Things you didn’t know, or perhaps had forgotten, about people once in the news, and perhaps still newsworthy, according to Tatler’s Thousand Most Socially Significant People in 1992.
Michael Portillo ( b 1953)
Chief Secretary to the Treasury, Portillo is occasionally tipped to become Prime Minister. Shrewd, direct, with, as Private Eye puts it, the eyes of an assassin, lips of a tyrant, he gets his hair cut and we all have to read about it. His recreational interests include opera, Trollope and the Michelin Guide, said to be his Bible. He was part of the Omega project ( a blueprint of right wing policy) and backed a bill for hanging.
Private Eye doesn’t seem interested in him, now that he has abandoned active politics. Today he earns a living by going on train journeys around the UK and Europe clutching his trusty Bradshaw and a Baedeker. An avuncular figure who looks as if he might be the kind of chap you’d have a pint (or glass of red) with down the pub. One wonders as if he is still pro-hanging. The subject hasn’t yet come up, though while touring Spain he did dilate on the life of his father, a revolutionary during the Spanish Civil War.
Timothy Clifford, former Director of the Scottish National Gallery (b 1946)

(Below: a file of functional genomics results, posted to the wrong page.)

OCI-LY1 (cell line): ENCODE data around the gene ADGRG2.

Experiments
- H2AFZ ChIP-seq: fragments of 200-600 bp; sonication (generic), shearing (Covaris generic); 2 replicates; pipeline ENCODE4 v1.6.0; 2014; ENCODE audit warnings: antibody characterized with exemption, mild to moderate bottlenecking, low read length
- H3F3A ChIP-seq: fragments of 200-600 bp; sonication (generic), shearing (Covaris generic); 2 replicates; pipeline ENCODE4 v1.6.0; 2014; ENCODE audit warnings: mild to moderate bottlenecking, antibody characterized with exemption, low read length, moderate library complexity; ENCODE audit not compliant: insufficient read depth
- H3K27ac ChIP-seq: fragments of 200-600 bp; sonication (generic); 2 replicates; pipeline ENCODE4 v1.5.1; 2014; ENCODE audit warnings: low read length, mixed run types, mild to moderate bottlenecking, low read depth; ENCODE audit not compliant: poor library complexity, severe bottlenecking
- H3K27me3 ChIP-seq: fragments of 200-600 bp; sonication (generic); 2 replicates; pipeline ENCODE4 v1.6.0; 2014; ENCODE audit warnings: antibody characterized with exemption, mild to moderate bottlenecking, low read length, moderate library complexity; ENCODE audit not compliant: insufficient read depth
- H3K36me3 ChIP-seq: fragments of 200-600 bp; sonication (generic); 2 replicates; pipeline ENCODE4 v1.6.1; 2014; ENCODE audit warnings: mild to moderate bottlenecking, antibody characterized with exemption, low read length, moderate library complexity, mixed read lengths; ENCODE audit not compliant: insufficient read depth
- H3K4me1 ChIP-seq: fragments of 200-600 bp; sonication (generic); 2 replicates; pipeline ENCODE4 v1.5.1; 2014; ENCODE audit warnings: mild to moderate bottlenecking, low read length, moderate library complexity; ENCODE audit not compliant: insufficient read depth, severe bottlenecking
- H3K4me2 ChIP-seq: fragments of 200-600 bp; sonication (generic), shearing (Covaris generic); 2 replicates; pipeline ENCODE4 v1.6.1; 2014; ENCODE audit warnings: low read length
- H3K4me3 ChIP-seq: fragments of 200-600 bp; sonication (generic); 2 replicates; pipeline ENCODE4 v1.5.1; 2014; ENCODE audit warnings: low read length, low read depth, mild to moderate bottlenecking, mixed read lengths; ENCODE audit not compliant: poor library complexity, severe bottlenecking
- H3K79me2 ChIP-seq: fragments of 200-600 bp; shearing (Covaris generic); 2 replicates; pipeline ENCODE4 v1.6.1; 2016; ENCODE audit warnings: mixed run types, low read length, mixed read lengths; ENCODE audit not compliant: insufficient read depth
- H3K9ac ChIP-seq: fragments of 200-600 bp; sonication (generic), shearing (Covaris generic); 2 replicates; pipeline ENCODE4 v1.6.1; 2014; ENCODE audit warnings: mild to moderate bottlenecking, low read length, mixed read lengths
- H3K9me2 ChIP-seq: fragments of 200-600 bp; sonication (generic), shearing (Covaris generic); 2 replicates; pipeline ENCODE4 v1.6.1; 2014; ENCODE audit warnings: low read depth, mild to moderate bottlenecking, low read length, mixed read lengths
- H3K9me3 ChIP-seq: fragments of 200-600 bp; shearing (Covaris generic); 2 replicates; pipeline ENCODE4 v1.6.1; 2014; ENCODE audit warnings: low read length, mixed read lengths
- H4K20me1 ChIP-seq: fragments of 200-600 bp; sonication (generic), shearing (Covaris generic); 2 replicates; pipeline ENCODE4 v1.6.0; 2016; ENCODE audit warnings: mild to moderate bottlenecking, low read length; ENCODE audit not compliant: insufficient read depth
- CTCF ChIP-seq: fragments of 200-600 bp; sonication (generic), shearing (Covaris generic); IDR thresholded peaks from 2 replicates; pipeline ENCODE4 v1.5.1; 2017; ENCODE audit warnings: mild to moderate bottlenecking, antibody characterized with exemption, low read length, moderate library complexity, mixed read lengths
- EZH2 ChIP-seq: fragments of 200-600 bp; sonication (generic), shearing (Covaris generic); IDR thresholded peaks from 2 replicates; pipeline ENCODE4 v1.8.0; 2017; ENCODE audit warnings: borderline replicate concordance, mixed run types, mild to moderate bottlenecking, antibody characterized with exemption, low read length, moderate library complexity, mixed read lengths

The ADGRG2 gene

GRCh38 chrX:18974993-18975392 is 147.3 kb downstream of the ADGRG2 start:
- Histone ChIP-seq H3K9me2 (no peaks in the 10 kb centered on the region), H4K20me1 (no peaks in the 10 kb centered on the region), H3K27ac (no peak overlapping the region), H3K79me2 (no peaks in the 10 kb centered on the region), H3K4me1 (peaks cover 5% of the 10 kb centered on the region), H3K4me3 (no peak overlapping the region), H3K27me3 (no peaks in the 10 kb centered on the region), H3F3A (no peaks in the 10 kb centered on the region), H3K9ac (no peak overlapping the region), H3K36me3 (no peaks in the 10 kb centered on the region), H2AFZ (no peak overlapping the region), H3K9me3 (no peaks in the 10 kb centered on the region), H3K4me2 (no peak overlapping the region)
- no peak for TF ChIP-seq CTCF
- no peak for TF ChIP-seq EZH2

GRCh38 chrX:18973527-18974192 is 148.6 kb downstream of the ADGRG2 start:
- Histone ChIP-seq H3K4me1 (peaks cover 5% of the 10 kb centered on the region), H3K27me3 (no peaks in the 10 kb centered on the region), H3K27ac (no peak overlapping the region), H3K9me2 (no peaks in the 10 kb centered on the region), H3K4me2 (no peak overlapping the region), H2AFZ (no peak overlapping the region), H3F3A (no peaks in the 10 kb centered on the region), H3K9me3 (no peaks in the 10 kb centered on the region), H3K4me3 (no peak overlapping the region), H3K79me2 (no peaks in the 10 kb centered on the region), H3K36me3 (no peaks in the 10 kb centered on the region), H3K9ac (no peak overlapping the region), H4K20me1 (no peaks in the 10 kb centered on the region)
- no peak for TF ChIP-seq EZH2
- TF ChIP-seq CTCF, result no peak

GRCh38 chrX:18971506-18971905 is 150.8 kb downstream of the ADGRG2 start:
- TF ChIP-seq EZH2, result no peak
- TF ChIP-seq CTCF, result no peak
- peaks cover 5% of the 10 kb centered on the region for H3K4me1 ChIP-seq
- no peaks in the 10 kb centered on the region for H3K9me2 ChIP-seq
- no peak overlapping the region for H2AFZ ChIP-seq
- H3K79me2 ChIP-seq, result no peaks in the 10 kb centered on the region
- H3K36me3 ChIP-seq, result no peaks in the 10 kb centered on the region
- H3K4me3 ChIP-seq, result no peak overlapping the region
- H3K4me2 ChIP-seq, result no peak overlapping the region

‘Dynamic fogey who looks like an arty merchant banker. Rosy-cheeked and Regency clad, he has a ridiculously posh voice and is very well-connected.’ Continue reading
Found – Society Racket: A Critical Survey of Modern Social Life (Long, London 1933) by Patrick Balfour (Baron Kinross) – a journalist. At the time of this book he was ‘Mr Gossip’ at the Daily Express and the character Adam in Waugh’s Vile Bodies was probably partly based on him (Adam becomes ‘Mr Chatterbox’ at the ‘Daily Excess’.)
Balfour covers the 1929 hoax surrealist exhibition at the Guinness’s house in Buckingham Gate SW1:
‘Then an invitation was sent out to a “First exhibition of Pictures by Bruno Hat” in Mr and Mrs Guinness’s house. It was accompanied by the following biography:
Mr Bruno Hat came to England with his father in 1919 from Lubeck. After having lived in this country a short time, Mr Max had married an English woman, and bought a general dealers shop in Sussex, where he lived until he died in 1923. The shop is now managed by Mr Bruno Hat with the help of his stepmother.
Mr Bruno Hat is now 31 years of age. Apart from some two months or so at a Hamburg art school, he is entirely self-taught. In frequent visits to London, exhibitions provide him with little little more than a glimpse of contemporary movements in painting. He has never, until now, exhibited a picture. A month ago, however, several examples of his work were taken to Paris, and the opinion there was so immediately favourable that successful arrangements have been made for an exhibition there In the early winter. Continue reading
‘We could, I suppose, fall back on a woman…’